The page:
Broadcasting, whether by radio or television stations, requires authorization from the government before they can operate. The pre-regulation history of radio and television stations illustrates the need for government intervention, as opposed to other industries such as print media and the Internet. The rationale for the imposition of government regulation is that the airwaves, the medium utilized by broadcast, are not susceptible to appropriation, nor can they be the object of any claim of ownership. A broadcast corporation cannot appropriate a certain frequency without regard for government regulation or for the rights of others. This can only be accomplished if the industry itself is subjected to regulation whereby broadcasters receive entitlement to exclusive use of their respective or particular frequencies. The basis for regulation is rooted in empiricism — “that broadcast frequencies are a scarce resource whose use could be regulated and rationalized only by the Government.” (Divinagracia v. Consolidated Broadcasting System, Inc., G.R. No. 162272, April 7, 2009; Eastern Broadcasting Corporation v. Dy, G.R. No. L-59329. July 19, 1985)
Radio and television broadcasting companies, which are given franchises, do not own the airwaves and frequencies through which they transmit broadcast signals and images. They are merely given the temporary privilege of using them. Since a franchise is a mere privilege, the exercise of the privilege may reasonably be burdened with the performance by the grantee of some form of public service. (Telecommunications and Broadcast Attorneys of the Philippines, Inc. v. Commission on Elections, G.R. No. 132922, April 21, 1998)
However, the Constitution guarantees the freedom of speech and expression. It is well settled that expressions by means of newspapers, radio, television, and motion pictures come within the broad protection of the free speech and expression clause.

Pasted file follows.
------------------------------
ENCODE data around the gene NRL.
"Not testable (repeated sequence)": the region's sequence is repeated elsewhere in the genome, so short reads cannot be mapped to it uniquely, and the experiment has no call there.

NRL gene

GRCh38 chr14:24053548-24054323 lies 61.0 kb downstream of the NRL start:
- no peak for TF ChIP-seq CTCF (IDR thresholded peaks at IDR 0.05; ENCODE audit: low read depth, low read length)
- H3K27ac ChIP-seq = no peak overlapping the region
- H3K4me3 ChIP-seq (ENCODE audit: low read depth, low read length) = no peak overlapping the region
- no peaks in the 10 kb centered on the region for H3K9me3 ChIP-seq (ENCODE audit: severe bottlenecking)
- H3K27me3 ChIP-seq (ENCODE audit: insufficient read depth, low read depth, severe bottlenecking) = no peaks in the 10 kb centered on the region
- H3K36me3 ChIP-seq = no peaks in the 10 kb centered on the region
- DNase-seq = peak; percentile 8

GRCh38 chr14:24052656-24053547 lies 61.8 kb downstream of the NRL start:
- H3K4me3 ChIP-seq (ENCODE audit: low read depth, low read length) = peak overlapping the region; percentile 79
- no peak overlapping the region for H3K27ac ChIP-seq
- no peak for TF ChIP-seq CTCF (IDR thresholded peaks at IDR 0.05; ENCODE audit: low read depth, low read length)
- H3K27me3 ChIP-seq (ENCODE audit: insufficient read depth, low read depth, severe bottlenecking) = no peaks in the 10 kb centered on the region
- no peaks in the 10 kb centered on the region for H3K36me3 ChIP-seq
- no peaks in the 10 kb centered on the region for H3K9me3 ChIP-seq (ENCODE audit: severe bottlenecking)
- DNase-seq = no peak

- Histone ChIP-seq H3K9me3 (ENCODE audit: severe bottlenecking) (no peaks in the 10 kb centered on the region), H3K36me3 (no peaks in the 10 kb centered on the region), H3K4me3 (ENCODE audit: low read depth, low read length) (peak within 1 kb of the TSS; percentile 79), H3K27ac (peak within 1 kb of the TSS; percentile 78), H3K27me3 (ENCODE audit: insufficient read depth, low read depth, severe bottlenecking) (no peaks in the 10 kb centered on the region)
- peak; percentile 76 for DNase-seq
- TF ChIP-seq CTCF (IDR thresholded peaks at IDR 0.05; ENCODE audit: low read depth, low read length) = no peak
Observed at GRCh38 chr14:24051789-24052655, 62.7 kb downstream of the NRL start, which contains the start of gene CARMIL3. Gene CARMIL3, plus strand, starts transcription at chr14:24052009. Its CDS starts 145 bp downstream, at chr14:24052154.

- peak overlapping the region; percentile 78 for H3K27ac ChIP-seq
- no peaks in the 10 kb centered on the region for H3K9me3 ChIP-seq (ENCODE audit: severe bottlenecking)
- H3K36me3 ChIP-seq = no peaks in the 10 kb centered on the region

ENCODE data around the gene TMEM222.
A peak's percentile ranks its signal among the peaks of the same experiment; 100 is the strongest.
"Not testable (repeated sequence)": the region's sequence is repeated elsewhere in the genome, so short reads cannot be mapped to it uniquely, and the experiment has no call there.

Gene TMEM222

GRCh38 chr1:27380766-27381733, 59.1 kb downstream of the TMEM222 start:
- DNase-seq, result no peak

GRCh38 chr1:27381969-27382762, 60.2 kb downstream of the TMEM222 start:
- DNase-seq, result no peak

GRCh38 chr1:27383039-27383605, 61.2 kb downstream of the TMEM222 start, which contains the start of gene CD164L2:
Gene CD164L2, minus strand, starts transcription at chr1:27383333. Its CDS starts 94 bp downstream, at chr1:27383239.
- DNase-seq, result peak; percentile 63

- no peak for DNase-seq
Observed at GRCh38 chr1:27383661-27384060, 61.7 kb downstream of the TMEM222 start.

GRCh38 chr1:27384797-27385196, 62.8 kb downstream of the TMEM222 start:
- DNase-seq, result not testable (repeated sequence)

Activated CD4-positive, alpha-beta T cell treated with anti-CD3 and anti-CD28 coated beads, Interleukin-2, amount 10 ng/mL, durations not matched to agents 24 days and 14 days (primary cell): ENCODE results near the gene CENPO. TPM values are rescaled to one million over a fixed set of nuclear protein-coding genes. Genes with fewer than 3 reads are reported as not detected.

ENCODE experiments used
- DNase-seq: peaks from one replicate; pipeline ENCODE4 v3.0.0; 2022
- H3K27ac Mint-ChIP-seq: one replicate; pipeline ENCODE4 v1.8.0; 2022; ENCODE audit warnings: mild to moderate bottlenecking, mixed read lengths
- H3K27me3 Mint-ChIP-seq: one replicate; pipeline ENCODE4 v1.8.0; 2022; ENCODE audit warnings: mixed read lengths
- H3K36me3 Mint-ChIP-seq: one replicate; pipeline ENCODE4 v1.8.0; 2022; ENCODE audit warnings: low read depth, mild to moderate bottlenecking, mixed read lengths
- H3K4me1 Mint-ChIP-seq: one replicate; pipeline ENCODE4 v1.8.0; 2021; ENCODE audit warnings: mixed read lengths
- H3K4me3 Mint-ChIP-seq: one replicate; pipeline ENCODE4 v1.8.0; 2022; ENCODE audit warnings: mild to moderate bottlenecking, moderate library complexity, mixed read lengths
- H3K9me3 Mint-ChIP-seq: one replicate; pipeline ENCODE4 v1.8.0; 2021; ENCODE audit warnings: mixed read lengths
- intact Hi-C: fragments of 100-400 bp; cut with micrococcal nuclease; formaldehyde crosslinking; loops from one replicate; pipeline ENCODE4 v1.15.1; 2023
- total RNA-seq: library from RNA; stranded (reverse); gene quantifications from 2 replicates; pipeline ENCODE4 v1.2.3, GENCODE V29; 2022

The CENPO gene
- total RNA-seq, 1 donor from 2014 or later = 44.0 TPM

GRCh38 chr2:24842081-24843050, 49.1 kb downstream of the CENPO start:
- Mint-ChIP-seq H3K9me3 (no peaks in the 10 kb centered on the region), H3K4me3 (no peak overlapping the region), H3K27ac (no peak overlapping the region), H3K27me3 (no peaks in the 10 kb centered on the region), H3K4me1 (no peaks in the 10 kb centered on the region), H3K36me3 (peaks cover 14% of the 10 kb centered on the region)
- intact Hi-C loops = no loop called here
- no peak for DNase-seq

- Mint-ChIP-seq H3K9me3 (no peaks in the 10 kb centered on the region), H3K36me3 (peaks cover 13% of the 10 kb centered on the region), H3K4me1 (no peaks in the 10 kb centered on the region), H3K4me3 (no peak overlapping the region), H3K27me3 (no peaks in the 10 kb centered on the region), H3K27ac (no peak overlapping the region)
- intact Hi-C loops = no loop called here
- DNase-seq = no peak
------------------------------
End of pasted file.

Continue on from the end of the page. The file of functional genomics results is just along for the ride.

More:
Jurisprudence provides for the two regulations of the freedom of speech — content-neutral regulation, i.e., one which is merely concerned with the incidents of speech, or one that merely controls the time, place, or manner, and under well-defined standards; and a content-based restraint or censorship, i.e., the restriction is based on the subject matter of the utterance or speech. A content-based regulation is based on the subject matter of the utterance or speech. It is the communicative impact of the speech or the reader’s possible reaction to the ideas expressed that is being regulated. Typically, strict scrutiny is applied to content-based regulations of speech and requires that laws “be narrowly tailored to promote a compelling Government interest.” A content-neutral regulation, on the other hand, is merely concerned with the incidents of the speech; or merely controls the time, place, or manner of the speech under well-defined standard, independent of the content of the speech. For content-neutral regulation, an intermediate test is employed, which requires that the regulation be narrowly drawn to pursue a substantial or significant government interest, provided that the regulation of the time, place, or manner of speech is not discrimination based on the communicative content of the speech.
The act of the government requiring the franchise and CPC can be argued, when applied to a television station, as content-neutral since the twin-requirement would apply to any other television station that wishes to operate within the country. It merely controls the manner of broadcasting under well-defined standards, such as financial and technical capacity of the franchise/license applicant. Thus, applying the intermediate test, the government is justified to regulate it due to the interest of the government in allocating the limited frequencies to qualified applicants.
Broadcast frequencies, such as those used by television networks, are limited resources, and as such, relevant conditions may validly be imposed on the grantees or licensees. Considering also the pervasiveness of radio and television in the lives of Filipinos, regulation by the government of broadcasting is necessary. However, it must not be forgotten that broadcast media is also a constitutionally protected right, and thus, government regulation should not be used to disguise any other agenda aside from significant interest — the protection of the public.
Chrissete C. Agustin, is an associate of the Litigation and Dispute Resolution Department of the Angara Abello Concepcion Regala & Cruz Law Offices (ACCRALAW).